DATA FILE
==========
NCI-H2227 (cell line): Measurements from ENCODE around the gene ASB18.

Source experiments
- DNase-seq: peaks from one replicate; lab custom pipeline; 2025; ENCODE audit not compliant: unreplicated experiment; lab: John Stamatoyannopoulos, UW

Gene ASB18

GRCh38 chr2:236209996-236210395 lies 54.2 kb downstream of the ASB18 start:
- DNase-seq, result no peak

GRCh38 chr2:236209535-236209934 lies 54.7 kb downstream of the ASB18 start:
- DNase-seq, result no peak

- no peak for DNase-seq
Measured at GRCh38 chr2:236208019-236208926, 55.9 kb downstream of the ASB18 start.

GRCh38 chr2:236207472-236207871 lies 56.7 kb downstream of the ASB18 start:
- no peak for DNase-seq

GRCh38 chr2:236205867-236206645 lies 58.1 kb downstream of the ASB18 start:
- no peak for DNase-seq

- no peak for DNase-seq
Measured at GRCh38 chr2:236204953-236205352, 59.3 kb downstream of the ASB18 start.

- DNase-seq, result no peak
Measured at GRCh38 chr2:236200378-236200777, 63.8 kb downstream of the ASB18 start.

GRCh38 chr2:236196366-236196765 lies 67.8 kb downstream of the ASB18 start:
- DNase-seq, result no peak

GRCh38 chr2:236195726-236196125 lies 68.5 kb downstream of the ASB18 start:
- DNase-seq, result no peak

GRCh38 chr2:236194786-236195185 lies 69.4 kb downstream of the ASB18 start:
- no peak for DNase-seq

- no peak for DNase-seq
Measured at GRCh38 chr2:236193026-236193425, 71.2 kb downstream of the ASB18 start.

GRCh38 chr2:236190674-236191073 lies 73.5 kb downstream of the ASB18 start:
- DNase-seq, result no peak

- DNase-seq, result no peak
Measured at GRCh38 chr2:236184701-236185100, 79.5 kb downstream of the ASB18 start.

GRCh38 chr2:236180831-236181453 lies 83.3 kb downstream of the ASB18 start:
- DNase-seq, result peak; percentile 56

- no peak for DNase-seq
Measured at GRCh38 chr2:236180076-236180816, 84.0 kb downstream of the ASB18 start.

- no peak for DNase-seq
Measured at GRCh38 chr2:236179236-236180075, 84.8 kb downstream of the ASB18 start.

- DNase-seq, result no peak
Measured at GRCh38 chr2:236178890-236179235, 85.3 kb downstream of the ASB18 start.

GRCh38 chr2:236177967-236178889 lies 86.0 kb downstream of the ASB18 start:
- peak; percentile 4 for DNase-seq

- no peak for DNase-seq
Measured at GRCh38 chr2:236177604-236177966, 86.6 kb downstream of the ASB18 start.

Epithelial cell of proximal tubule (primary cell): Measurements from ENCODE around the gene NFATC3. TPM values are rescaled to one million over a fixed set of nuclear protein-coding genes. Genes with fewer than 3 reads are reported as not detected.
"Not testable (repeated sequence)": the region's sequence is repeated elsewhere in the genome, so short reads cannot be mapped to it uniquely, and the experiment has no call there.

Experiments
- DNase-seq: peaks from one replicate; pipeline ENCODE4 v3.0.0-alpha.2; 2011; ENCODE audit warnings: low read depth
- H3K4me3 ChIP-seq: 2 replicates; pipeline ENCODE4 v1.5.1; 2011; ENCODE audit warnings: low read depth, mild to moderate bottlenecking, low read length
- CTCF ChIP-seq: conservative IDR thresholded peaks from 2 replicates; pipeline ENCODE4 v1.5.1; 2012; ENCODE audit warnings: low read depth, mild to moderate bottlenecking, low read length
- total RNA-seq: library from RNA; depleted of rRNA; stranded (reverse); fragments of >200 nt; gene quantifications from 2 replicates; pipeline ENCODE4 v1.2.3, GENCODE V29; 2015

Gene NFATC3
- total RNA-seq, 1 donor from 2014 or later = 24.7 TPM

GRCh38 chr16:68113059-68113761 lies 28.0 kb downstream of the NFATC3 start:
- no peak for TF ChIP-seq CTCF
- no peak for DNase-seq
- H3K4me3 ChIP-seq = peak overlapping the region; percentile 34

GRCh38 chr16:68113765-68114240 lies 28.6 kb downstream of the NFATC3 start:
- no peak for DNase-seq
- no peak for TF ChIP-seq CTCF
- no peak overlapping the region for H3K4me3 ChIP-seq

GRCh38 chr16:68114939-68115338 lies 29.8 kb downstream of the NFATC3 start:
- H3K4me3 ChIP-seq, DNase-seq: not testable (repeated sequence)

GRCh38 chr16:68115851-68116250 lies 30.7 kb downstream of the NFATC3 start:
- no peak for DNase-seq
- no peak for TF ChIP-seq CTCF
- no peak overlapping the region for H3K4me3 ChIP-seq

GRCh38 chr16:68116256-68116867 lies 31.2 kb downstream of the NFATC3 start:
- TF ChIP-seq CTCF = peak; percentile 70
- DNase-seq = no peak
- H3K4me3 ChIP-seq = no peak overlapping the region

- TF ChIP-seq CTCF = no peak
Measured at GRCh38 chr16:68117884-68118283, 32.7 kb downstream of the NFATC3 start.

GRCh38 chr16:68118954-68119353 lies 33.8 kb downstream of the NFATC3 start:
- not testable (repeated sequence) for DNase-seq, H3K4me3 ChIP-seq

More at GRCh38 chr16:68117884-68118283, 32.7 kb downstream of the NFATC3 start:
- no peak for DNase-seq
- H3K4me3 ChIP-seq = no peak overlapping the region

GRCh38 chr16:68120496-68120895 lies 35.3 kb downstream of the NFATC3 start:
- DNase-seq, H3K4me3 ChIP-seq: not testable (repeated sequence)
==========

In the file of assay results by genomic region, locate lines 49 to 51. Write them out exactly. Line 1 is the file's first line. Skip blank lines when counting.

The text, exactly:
- total RNA-seq: library from RNA; depleted of rRNA; stranded (reverse); fragments of >200 nt; gene quantifications from 2 replicates; pipeline ENCODE4 v1.2.3, GENCODE V29; 2015

Gene NFATC3
- total RNA-seq, 1 donor from 2014 or later = 24.7 TPM